Terry and Greg, another set of Tucson friends and fellow Airstream owners, are making very good use of their trailer.   They recently visited Rich Charpentier up in Prescott, but that’s only a fraction of their recent travel.   Their goal seems to be to visit every state park that has camping in the state of Arizona and I think they are nearly there.

Roger and Roxie, who courtesy-parked us in Visalia CA last December, just got back from a good trip to San Francisco with their Airstream.   Roger had to mention that he managed to avoid denting his Airstream on his first solo voyage … something I was unable to do!

(Did I miss anyone who has a blog?   Put in a comment if so!)

Here we are sitting in Tampa, taking care of business, and everyone else is out there having what seems to be a more glamorous time, but I’m not jealous.   Sometimes we need some time to “just be“, and this is it.   It’s a nice feeling to read the reports of our friends who are all over the country, enjoying life, and doing well.   I hope they get the same enjoyment out of reading our travels as we do from keeping up with theirs.

Unexpected expenses

When we stop in urban areas for a few days, it’s usually to catch up on errands, maintenance, and practical things like work. Tampa has been a favorite stopping point for us over the years because we have so many friends here, including my associate Brett (I like calling him “associate” because it seems mysterious, like he’s mobbed up). Our friends help us get things done in a hurry so we can get back on the road, kind of like having a pit crew.

This time the major task was to get the “new” old Honda ready for a 1500-mile trek up to its retirement life in Vermont. I thought it was all set today but we got zapped by bad luck. I took it into a tire shop to get two new tires put on the rear axle, and once the car was on the hydraulic life they discovered that the right front wheel bearing was very loose and needed immediate replacement.

Not being born yesterday, I took the car back and did some research of my own, but it soon became clear that they were giving me the straight poop, so back it went to a different shop for the wheel bearing replacement. Once the car was disassembled, they discovered why the bearings were bad: a prior owner had replaced the right axle (half-shaft) with a new one that was slightly too long. They forced it to “fit”, which bent parts of it, and caused the bearings to fail. The cheap car got a lot less cheap today.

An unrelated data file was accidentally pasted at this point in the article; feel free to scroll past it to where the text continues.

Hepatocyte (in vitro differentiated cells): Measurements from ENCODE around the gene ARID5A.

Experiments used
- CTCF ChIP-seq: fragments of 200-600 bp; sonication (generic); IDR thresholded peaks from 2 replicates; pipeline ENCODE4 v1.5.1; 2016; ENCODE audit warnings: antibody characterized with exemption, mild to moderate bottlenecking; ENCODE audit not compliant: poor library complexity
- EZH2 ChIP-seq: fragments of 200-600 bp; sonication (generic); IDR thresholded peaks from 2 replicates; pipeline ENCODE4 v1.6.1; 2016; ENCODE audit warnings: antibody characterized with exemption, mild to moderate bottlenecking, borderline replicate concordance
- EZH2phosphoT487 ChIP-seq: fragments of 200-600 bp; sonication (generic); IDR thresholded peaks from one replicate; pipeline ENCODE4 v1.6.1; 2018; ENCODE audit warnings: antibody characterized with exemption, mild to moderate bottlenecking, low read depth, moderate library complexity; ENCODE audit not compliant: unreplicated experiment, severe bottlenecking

Without local friends this process would have taken a lot longer, been much more worrisome, and probably cost me more than it did. Full-timing doesn’t really mean you’re utterly independent of everything and everyone; on the contrary, you’re more dependent than ever, or at least more aware of your dependence. We do get by on the kindness of strangers and friends sometimes.

That, and credit cards. Our expenses are usually moderate, but when problems crop up, there’s nothing like a high-limit credit card and a zero starting balance to smooth out the bumps. I have known a few people who went out on the road without first resolving their financials, and they’ve all discovered that it is a serious mistake. You want plenty of credit handy and as little debt as possible when you drive out the driveway, because like anything else, you need a safety margin.

The unusually high expenses we’ve had lately (tires, car repairs, higher fuel costs) are definitely hurting our budget. When that happens, our answer is to slow down, or pause for a while in an inexpensive place. We can reduce our traveling budget dramatically when we want to. We aren’t forced to drive around at 41 cents per mile.

Still, we have promised to get to Vermont by June. Since we have three weeks to do it, we have some options which will cut our budget painlessly. First, we can look for courtesy parking opportunities along our route, and stay for 1-3 days at each one. Courtesy parking each night is like getting a half-tank of gas free (or at least it used to be, now it’s more like 1/3 of a tank).

Second, we can drive more slowly. At 60 MPH we can cut our fuel budget by 10% or more. I talked about this a few days ago.

Third, we can get to Vermont earlier and start courtesy parking there. If we drive with the minimum number of stops along the way, we can cut a week or two out of the travel plan, potentially saving hundreds of dollars. Eleanor and I will be talking about this over the next few days to develop a strategy.

We could even go nuts and cut out a splurge from our trip plan. The obvious thing here is our upcoming stop at Disney World. But instead of deleting too much fun, we’ll probably take one of the less painful options. Courtesy parking with new friends is always fun. And driving slower is hardly a big sacrifice when riding around in a big comfortable car with the iPod playing and the scenery of America going by.


Trip update: Today Susan and Adam broke off to get to Disney World a couple of nights early. They haven’t been there in ten years and were really looking forward to going. We had taken them to Tarpon Springs a few nights earlier (above), and last night had a big group dinner with all our local friends, so they had some fun in the Tampa area before they left. We’ll catch up with them on Thursday.

I’ve just been working (and wrestling with car #3) for the past few days, so we’ve had minimal adventures. Emma has been working on school stuff with Eleanor cracking the whip periodically. We’re all trying to get things done so we can feel very justified in completely dropping everything for a few days at Disney.